FIA finalises 2026 Formula 1 engine regulations

The FIA has finally approved the wording of the 2026 Formula 1 power unit regulations, which in turn paves the way for Porsche to enter in partnership with Red Bull.

FIA finalises 2026 Formula 1 engine regulations

The framework for the new rules package, which will chiefly drop the MGU-H and move to fully sustainable fuels, has been agreed for several weeks but was awaiting final approval.

Motorsport.com understands the delay was led by FIA president Mohammed Ben Sulayem but the World Motor Sport Council on Tuesday approved the rules set.

Four "key pillars" have been outlined by the governing body as underpinning the package that has been devised as the "result of extensive research and development by the FIA" plus collaboration between current and potential new power unit manufacturers.

These pillars are "maintaining the spectacle", whereby the current 1.6-litre V6 internal combustion engine specification with a reduced fuel rate will largely be carried over.

However, the complex and expensive Motor Generator Unit – Heat has been ditched as expected, which is believed to have been a prerequisite for Porsche and Audi to act on the interest of the Volkswagen Group.

A message of "environmental sustainability" also fits in with the automotive conglomerate's demands as F1 will shift to fully sustainable fuel while increasing the electrical deployment of the hybrid powertrain up to 50% - equivalent to 350kW.

Financially sustainability will in theory be enforced via the introduced of a powertrain cost cap.

This comes into effect from 1 January 2023 to bring about both greater sporting and economic parity.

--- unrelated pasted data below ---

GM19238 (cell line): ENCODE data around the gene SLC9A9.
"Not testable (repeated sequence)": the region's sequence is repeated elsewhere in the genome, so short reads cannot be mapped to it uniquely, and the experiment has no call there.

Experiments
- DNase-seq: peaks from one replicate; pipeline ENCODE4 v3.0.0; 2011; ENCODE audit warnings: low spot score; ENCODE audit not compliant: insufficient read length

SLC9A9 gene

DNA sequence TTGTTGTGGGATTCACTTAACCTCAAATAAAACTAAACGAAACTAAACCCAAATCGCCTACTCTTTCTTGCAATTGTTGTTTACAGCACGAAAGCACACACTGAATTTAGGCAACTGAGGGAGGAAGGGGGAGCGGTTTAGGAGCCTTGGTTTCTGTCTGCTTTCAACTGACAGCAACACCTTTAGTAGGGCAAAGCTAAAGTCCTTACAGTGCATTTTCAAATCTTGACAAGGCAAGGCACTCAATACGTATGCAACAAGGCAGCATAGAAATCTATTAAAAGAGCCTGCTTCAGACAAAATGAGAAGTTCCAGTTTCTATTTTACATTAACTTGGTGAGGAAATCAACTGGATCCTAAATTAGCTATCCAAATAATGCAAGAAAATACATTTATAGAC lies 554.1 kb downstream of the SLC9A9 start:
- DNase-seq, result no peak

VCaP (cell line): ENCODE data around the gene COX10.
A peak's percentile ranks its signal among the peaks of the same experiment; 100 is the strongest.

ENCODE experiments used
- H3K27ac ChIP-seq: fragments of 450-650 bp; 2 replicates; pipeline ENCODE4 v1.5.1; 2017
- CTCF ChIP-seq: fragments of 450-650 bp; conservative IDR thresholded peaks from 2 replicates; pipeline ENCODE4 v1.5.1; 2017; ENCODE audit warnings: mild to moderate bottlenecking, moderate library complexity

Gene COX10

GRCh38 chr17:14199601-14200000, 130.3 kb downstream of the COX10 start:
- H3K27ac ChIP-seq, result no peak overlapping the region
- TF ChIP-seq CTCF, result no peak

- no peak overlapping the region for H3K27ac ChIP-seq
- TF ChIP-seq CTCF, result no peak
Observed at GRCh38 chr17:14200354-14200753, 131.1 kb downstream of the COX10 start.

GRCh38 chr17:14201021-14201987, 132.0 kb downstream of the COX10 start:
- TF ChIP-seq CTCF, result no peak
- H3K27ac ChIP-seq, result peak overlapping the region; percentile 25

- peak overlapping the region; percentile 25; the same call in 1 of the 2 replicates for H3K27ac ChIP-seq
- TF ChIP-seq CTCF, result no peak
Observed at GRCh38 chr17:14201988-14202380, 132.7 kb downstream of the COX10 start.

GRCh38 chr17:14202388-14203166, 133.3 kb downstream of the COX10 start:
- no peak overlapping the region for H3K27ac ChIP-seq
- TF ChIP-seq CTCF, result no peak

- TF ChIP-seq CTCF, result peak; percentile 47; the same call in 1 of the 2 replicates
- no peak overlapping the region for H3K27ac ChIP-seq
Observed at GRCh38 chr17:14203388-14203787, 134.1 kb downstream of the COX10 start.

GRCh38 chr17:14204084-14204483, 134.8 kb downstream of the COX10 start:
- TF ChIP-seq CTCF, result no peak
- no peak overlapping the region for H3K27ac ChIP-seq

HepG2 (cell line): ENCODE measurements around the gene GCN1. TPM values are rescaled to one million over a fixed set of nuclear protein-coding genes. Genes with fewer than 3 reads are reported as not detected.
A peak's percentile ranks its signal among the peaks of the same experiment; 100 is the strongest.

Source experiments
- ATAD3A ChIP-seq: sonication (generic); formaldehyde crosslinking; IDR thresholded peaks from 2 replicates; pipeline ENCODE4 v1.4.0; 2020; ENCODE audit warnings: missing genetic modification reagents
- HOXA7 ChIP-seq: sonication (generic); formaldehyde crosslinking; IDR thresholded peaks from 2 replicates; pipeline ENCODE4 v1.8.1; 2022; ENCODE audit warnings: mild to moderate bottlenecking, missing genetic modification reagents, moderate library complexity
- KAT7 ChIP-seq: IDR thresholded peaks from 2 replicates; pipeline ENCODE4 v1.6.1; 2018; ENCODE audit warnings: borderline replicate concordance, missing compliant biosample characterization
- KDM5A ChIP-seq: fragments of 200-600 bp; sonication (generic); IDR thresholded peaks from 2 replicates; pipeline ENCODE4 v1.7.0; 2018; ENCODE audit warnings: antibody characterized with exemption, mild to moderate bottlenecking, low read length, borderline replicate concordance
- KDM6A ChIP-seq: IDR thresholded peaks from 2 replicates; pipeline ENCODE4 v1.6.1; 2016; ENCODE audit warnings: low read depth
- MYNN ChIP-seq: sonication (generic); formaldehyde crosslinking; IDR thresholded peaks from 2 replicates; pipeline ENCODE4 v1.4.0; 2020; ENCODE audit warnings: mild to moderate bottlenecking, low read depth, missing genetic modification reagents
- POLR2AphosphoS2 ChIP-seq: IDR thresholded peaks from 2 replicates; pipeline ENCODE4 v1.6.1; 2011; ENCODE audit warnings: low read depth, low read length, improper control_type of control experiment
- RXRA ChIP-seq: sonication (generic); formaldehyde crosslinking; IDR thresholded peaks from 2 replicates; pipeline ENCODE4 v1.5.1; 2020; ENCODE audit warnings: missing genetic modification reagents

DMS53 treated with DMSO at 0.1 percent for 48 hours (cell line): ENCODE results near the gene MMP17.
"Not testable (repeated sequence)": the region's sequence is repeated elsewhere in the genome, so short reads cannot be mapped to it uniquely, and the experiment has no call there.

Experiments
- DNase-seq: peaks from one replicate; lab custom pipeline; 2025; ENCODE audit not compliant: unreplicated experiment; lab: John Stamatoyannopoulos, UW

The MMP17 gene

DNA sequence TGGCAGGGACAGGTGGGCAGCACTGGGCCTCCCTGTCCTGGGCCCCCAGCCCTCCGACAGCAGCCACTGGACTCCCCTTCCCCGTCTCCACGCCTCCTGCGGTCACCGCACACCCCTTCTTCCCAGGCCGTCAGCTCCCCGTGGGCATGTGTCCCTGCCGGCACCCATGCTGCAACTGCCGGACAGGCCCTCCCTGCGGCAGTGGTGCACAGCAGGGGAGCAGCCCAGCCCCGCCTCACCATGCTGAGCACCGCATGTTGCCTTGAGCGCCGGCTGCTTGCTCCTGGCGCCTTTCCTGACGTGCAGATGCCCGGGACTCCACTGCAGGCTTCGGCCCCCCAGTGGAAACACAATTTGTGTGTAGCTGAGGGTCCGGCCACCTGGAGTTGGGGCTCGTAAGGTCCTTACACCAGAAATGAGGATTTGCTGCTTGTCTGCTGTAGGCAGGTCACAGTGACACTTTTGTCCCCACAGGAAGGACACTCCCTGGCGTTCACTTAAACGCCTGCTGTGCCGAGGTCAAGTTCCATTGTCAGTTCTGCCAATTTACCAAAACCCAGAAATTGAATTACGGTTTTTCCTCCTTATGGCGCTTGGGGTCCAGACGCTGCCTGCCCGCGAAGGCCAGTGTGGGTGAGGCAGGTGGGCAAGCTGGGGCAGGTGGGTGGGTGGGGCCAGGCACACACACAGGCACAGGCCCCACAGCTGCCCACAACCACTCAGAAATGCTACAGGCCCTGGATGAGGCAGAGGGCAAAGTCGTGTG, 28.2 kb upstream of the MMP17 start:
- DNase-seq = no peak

The headline numbers are for the period 2022-25, a cost cap of $95million and then $130m from 2026 onwards, although this excludes marketing, current generation PU activities and the supply of customer teams.

Lance Stroll, Aston Martin AMR22, Nicholas Latifi, Williams FW44, take their grid spots for the start

Lance Stroll, Aston Martin AMR22, Nicholas Latifi, Williams FW44, take their grid spots for the start

Photo by: Zak Mauger / Motorsport Images

Smaller breaches of the limit will be enforced by financial penalties and "minor sporting penalties", while more serious infringements will be met with championship points deductions.

The final listed pillar to the new regulations is that they are "attractive to new power unit manufacturers".

Red Bull boss Christian Horner discussed at the Hungarian Grand Prix, the final race before the summer break, that a lengthy process was still required to determine the suitability of Porsche and his team.

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But government documents have already emerged that reveal a 50% buy-in of the race team from the Stuttgart marque in addition to the widely speculated powertrain partnership.

On the WMSC approval of the new rules, FIA president Sulayem, said: "The FIA continues to push forward on innovation and sustainability - across our entire motor sport portfolio - the 2026 Formula 1 Power Unit Regulations are the most high-profile example of that mission.

"The introduction of advanced PU technology along with synthetic sustainable fuels aligns with our objective of delivering benefits for road car users and meeting our objective of net zero carbon by 2030.

"Formula 1 is currently enjoying immense growth and we are confident these Regulations will build on the excitement our 2022 changes have produced.

"I want to thank all of the FIA management and technical staff involved in this process for their diligence and commitment in working together with all of our Formula 1 stakeholders to deliver this.

"I also want to thank our WMSC members for their consideration and approval of these regulations."

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